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recovered in the MDR1 reconstituted strain (19).
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In addition, MDR1 transporter activity
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correlated well with susceptibility to cerulenin, a Camdr1p specific substrate, as Camdr
and
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Camrr
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BQM susceptibility was the precise inverse. BQM showed significantly elevated activity against
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strains CaMDR and Camdr +MDR compared to CaS (Figure 3C).
completely lost their resistance to cerulenin (Figure 3B). Intriguingly, the pattern of
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To determine if the hypersusceptibility is associated with intracellular accumulation in these
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strains, the accumulation of BQM was evaluated in each strain over time. We observed that
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CaMDR and Camdr +MDR accumulated 70% more BQM than strains deleted of MDR1 or
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MRR1 (Figure 4). As CaMdr1p utilizes the proton gradient across the plasma membrane as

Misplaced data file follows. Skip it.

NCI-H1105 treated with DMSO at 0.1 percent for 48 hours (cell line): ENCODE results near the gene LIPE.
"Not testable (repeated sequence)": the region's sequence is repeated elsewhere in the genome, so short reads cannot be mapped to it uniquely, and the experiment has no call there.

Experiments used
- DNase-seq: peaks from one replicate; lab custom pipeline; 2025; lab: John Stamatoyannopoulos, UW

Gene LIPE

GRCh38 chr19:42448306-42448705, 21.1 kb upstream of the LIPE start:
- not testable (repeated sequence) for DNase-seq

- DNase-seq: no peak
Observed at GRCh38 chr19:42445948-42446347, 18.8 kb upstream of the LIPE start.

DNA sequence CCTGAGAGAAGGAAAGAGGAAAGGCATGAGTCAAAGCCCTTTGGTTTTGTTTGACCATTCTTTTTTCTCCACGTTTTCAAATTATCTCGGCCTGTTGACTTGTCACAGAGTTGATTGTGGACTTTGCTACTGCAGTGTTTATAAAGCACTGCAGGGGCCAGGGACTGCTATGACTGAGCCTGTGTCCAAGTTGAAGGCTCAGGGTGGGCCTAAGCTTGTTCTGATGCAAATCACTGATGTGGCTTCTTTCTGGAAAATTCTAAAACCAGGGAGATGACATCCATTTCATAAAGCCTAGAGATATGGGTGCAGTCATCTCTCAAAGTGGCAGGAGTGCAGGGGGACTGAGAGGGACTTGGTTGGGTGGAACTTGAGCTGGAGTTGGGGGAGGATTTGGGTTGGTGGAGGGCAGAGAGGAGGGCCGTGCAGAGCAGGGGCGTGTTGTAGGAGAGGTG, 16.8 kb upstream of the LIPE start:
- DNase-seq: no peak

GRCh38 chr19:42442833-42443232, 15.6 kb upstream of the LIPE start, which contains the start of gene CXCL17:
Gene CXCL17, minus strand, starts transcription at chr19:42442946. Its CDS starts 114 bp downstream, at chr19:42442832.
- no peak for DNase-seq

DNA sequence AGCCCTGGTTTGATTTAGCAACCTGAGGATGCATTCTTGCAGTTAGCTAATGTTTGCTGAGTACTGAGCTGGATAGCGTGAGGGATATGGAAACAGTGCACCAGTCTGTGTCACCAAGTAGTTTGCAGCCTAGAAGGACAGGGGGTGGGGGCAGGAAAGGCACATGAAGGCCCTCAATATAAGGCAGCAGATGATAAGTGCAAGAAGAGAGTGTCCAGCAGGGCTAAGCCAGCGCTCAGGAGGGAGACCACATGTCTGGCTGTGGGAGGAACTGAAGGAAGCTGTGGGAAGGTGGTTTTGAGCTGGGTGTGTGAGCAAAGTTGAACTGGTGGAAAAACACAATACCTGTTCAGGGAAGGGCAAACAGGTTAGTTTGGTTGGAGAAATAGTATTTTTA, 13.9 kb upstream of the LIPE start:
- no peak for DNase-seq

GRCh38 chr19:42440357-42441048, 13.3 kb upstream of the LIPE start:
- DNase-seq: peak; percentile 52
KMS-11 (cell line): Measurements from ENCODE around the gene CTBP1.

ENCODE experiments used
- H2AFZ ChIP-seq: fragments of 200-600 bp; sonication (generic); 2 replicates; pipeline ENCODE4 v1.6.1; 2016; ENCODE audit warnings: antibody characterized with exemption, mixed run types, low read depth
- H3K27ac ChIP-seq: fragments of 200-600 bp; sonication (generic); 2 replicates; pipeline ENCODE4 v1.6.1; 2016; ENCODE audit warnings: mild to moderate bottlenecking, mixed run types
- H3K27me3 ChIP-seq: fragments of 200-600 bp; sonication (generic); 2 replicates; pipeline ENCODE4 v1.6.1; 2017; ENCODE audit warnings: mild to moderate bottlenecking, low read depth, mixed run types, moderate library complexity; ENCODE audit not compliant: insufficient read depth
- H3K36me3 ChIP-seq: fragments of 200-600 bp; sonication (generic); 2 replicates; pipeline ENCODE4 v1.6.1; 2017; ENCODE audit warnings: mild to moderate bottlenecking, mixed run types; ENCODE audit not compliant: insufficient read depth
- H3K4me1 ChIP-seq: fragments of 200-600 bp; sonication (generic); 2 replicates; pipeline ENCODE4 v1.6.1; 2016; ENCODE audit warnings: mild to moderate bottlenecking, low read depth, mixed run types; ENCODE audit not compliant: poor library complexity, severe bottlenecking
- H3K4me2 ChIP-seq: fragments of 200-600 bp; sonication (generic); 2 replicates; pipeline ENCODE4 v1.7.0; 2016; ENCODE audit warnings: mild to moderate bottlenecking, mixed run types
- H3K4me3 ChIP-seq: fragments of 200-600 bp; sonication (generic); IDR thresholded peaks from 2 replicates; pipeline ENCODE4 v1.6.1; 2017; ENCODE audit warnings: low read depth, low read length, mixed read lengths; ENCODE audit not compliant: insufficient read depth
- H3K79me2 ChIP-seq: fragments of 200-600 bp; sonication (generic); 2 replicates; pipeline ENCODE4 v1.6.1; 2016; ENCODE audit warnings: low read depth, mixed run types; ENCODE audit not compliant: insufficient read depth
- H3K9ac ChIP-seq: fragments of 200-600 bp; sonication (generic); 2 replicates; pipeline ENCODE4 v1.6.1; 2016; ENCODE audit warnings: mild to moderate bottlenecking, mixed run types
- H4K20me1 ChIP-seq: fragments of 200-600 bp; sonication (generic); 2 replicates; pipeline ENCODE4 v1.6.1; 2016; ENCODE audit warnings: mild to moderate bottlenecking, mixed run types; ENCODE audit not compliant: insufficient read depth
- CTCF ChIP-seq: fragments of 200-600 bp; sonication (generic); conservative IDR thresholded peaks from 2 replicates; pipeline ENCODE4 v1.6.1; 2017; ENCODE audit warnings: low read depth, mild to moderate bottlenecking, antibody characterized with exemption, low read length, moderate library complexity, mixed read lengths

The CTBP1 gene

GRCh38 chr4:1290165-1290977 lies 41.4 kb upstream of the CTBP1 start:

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energy for transport (28, 29), we also explored whether BQM uptake was driven by a proton
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gradient.
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chlorophenylhydrazone (CCCP) significantly reduced the accumulation of BQM by CaMDR
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(Figure S2), suggesting that the proton gradient played an important role in the uptake of BQM.
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Moreover, BQM accumulation was concentration-dependent in CaMDR (Figure S3).
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Collectively, while MDR transporters expel substrates like fluconazole and cerulenin, we found
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that BQM had greater activity against MDR C. albicans. The observation correlated with a much
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higher accumulation of BQM in strains that overexpress MDR1.
Exposure
to
20 g/ml
of
the
uncoupling